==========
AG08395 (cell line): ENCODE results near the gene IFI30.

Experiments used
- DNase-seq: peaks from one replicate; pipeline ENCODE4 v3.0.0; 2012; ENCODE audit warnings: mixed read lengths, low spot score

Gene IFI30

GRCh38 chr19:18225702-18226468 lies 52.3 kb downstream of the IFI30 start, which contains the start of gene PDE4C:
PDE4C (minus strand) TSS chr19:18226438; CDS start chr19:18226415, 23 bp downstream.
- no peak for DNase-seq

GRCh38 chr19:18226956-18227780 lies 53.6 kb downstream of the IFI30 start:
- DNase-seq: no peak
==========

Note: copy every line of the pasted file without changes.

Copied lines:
AG08395 (cell line): ENCODE results near the gene IFI30.

Experiments used
- DNase-seq: peaks from one replicate; pipeline ENCODE4 v3.0.0; 2012; ENCODE audit warnings: mixed read lengths, low spot score

Gene IFI30

GRCh38 chr19:18225702-18226468 lies 52.3 kb downstream of the IFI30 start, which contains the start of gene PDE4C:
PDE4C (minus strand) TSS chr19:18226438; CDS start chr19:18226415, 23 bp downstream.
- no peak for DNase-seq

GRCh38 chr19:18226956-18227780 lies 53.6 kb downstream of the IFI30 start:
- DNase-seq: no peak